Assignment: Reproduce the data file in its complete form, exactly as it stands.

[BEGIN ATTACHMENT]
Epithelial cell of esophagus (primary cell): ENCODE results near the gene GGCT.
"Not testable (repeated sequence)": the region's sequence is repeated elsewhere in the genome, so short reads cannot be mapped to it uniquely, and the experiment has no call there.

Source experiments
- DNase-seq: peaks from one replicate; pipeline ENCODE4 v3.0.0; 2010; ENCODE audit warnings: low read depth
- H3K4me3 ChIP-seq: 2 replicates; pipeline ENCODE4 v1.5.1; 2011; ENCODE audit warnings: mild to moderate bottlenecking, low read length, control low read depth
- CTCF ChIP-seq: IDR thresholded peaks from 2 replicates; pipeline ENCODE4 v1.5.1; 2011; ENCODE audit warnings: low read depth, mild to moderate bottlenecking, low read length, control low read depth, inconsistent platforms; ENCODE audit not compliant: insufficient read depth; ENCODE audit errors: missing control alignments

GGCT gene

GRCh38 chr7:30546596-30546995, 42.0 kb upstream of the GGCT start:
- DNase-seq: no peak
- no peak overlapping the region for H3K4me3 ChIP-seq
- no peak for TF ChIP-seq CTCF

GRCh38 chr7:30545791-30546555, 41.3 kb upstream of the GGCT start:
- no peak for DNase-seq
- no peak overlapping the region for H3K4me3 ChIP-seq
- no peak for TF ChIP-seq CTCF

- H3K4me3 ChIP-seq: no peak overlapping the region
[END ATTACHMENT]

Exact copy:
Epithelial cell of esophagus (primary cell): ENCODE results near the gene GGCT.
"Not testable (repeated sequence)": the region's sequence is repeated elsewhere in the genome, so short reads cannot be mapped to it uniquely, and the experiment has no call there.

Source experiments
- DNase-seq: peaks from one replicate; pipeline ENCODE4 v3.0.0; 2010; ENCODE audit warnings: low read depth
- H3K4me3 ChIP-seq: 2 replicates; pipeline ENCODE4 v1.5.1; 2011; ENCODE audit warnings: mild to moderate bottlenecking, low read length, control low read depth
- CTCF ChIP-seq: IDR thresholded peaks from 2 replicates; pipeline ENCODE4 v1.5.1; 2011; ENCODE audit warnings: low read depth, mild to moderate bottlenecking, low read length, control low read depth, inconsistent platforms; ENCODE audit not compliant: insufficient read depth; ENCODE audit errors: missing control alignments

GGCT gene

GRCh38 chr7:30546596-30546995, 42.0 kb upstream of the GGCT start:
- DNase-seq: no peak
- no peak overlapping the region for H3K4me3 ChIP-seq
- no peak for TF ChIP-seq CTCF

GRCh38 chr7:30545791-30546555, 41.3 kb upstream of the GGCT start:
- no peak for DNase-seq
- no peak overlapping the region for H3K4me3 ChIP-seq
- no peak for TF ChIP-seq CTCF

- H3K4me3 ChIP-seq: no peak overlapping the region